5 - Remove the bolt, drop the bullet type (not a loaded cartridge) into the lands & and grooves and extremely lightly, tap it just enough to hold it in place.
    6 - Set the rifle back on it's butt, insert the rod through the muzzle and use the tape again to mark a second location on the rod. Tap out the bullet.
    7 - Measure the distance between the two tapes to get the overall measurement of an assembled cartridge that engages the rifling. Use that measurement to start your experiments with cartridges with various distances "off the lands". Some shooters load to engage the lands with no distance "off the lands". That's fine for some, but start with a reduced load, as that practice tends to spike initial pressures and what is a safe load otherwise becomes an overpressure load. I usually start at 0.030" off the lands and move in, unless I'm loading Barnes Bullets. For some reason, they tend to like it stepped way off like 0.050" or even more. Two issues that come up sometimes are: the mag well is too short for the now longer cartridge, and neck tension might be compromised if the bullet stick out too long. Ya gotta solve those things as you go along.

    Use a little fan on the line to cool your barrel. Hot barrels tend to walk around a little.

  6. #6
    Boolit Master
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    I have aRemington 788 in 308 Win that I shot in NRA High Power matches out to 600 yards. Welded on the magazines so they would hold 5 rounds. Payed $169.00 for the rifle many years ago. Still have the rifle but have replaced the barrel a few years back after 4000 rounds thru the original barrel. The 788 shot very well after a base for a good rear peep sight was installed.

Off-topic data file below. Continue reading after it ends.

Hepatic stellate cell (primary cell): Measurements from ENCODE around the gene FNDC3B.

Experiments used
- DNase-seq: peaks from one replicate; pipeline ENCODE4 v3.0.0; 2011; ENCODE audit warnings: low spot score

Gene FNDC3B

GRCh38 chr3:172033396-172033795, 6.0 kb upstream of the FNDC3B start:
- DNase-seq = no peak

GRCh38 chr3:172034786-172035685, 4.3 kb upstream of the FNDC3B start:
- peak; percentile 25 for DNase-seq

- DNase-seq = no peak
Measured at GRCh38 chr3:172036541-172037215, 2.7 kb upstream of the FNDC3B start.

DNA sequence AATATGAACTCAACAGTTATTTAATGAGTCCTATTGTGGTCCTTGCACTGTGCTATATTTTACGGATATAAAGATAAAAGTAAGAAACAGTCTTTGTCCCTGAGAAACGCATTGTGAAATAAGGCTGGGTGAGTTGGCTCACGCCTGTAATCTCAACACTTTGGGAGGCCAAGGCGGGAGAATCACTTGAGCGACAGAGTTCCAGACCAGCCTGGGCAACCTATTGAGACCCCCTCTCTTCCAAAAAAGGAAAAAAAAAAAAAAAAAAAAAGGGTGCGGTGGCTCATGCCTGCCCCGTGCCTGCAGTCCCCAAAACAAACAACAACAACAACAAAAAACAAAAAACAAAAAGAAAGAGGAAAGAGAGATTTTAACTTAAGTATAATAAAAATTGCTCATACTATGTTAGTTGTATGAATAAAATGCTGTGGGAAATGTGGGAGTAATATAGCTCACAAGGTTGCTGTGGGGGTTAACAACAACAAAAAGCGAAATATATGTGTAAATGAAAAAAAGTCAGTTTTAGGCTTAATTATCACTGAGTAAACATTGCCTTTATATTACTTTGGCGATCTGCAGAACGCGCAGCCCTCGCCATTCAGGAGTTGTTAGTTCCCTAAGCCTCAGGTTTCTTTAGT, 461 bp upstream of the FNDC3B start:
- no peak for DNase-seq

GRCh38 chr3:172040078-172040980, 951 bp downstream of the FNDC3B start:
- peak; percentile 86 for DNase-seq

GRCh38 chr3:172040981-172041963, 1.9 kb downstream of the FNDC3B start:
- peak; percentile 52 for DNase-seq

7. #7
    Boolit Master
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    There will be lots of good advice here, but something that nearly always helps me out - and costs exactly nothing - is to check my brass lot for weights. I /always/ find a few outliers (both high wts & low), and mark those cases or give them away.

  8. #8
    Boolit Master
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    STRAIGHT cartridges are critical at longer ranges. The LEE Collet Die and Redding Bushing Dies help in keeping cartridges straight. When seating bullets, seat about half way, then turn case 180 degrees and finish seating. Bullet case concentricity can be checked with multiple tools or guages, from simple v-blocks to fancy.

  9. #9
    Boolit Master
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    I use Sierra 85 gr BTHP'svin s hunting rig for deer and coyotes, wife hunts with sam setup. I have a Savage 110 w spotter Barrel, Burris Fullfield 6x18x40 Duplex, is a bad mother out to 500, and s little over. I have taken deerthat far, lung shotthey ran 40-50 yds, just died tired, never had s yote take a step! You have had great advice above, I would encourage you to try IMR-3031, WLR std primers.

  10. #10
    Boolit Master
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    Quote Originally Posted by country gent View Post
    Full length size so rounds chamber easily, saves frustration and dosnt dirturb the rifle as much.
    In a world where everyone says "neck size only" this makes a lot of sense. You'll never have some cases chambering a little tighter than others, which would be somewhat like inconsistent neck tension.